Multi-factor authentication had been highlighted as a risk during a 2018 audit of Service NSW’s implementation of the Essential Eight cyber mitigation strategies, which found the agency was observing “low levels of maturity for many of the eight strategies”.
“Among a number of control weaknesses, the audit found that multi-factor authentication was not enabled for high-risk areas, including webmail. It was agreed that management would finalise a strategy to address weaknesses by 30 June 2019,” audit said.
However, despite this agreement, the agency had not implemented multi-factor authentication at the time of the attack, though they have since done so through a $5 million cyber security uplift program.
Salesforce CRM control weaknesses
“Significant” IT and security control weaknesses were also identified in Service NSW’s Salesforce customer relationship management (CRM) system, including around the “governance of role-based access” and “partitioning of program specific transaction information”.
“These deficiencies create an increased risk of unauthorised access to the personal information of over four million customers held in the system,” the audit said.
The weaknesses were acknowledged in internal Service NSW audits, including one completed as recently as August 2020.
The audit also noted that the Salesforce system was now being used beyond its original intention, containing the details of over four million MyServiceNSW account holders, including names, email addresses and phone numbers.
“It was not originally intended for the system to hold this volume and nature of customer information,” the audit said.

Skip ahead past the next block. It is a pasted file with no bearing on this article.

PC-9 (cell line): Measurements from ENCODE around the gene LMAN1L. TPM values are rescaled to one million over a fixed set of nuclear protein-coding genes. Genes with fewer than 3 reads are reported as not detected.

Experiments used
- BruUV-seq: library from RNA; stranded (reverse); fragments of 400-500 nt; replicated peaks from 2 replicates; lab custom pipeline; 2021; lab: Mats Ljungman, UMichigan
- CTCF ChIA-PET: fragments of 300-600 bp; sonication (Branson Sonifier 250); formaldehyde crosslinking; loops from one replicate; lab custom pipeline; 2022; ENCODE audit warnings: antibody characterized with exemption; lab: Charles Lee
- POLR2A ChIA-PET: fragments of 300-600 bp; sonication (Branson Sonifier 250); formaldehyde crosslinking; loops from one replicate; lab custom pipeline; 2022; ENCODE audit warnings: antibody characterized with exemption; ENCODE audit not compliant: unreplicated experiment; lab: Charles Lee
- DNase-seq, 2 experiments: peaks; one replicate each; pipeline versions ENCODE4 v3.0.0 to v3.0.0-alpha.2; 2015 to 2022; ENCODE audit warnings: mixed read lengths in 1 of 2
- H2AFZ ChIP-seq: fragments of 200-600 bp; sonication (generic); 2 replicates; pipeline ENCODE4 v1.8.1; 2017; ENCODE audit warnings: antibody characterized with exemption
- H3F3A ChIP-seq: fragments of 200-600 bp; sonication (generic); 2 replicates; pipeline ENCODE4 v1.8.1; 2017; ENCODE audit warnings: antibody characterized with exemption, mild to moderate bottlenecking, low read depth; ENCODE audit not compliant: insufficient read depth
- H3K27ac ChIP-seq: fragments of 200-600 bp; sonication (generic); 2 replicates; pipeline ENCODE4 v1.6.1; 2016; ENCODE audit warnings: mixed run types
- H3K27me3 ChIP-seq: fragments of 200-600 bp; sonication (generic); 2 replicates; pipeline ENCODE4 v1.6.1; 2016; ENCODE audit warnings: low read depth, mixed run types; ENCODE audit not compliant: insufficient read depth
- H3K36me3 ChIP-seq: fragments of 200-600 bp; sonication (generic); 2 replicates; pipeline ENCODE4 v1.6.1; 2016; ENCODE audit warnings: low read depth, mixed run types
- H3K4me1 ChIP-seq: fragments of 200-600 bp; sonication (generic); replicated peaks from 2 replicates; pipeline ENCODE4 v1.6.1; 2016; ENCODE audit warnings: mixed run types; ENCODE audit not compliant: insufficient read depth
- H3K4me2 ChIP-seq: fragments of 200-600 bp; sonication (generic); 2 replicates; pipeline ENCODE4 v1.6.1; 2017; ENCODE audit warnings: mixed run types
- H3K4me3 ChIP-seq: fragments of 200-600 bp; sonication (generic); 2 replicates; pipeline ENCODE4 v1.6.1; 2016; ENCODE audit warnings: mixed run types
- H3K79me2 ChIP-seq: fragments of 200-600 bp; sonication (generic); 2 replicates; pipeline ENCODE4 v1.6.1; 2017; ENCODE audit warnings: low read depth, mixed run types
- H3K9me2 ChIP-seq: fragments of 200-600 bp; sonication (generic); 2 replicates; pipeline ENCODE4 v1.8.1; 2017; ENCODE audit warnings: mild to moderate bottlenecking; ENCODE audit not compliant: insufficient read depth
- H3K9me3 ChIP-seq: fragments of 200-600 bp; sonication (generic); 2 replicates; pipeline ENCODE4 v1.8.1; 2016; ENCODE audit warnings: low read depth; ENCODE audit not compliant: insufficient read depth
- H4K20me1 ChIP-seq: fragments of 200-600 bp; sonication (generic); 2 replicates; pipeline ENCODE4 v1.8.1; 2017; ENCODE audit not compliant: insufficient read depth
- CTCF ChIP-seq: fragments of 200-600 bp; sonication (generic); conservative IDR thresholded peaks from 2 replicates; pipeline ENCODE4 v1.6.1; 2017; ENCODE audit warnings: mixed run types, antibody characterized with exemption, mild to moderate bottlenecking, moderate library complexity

Service NSW was also found not to “regularly undertake privacy impact assessments or reviews of existing or legacy processes and systems”, despite conducting PIAs on major projects on a regular basis.
The audit also noted that the “significant and rapid growth” in the number of transactions offered by the agency had “exacerbated privacy risks”, with “systems and processes designed according to previously existing parameters … retained”.
“This includes the need to store sensitive personal information including health, disability or Indigenous status, on a system such as the agency’s CRM system that was not initially intended to be used to store such information,” it said.
The auditor-general has recommended that DCS “implement a solution for a secure method of transferring personal information between Service NSW and client agencies” and “review the need to store scanned copies of personal information” as a matter of urgency.
Working with DCS, Service NSW will be expected to review its privacy management plan and other privacy policies and processes by March 2021, while all Salesforce CRM IT control deficiencies will need to be addressed by June 2021.
In a statement, Dominello welcomed the report’s finding and committed to implementing all of the recommendations, noting that a number were already complete, including multi-factor authentication on staff email accounts.
“Legacy systems - like those targeted in this attack which contained photocopied paper attachments – must be systematically removed and replaced with secure end-to-end digital systems,” he said on Friday.
“I sincerely apologise to those affected.”
Labor public services spokesperson Sophie Cotsis labeled the audit a “scathing report into the weaknesses and failures of the… government to ensure its citizens' information is kept secure and safe”.
“The personal information of 4 million NSW residents remains at risk, according to a report on the data breach released by the Auditor General,” she said in a statement.
“We will see many more incidents like the NSW Service breach until the Minister Dominello takes action.”
Cotsis also pointed to the ongoing problems around the cyber maturity of agencies, as highlighted in an audit report last week.
“The NSW government is putting the private information of millions of people at risk by failing to heed warnings that government agencies continue to be exposed to data breaches.”
“The Service NSW breach would not have happened if Minister Dominello had listened to the Auditor General’s repeated warnings that urgent action needed to be taken on cyber security.”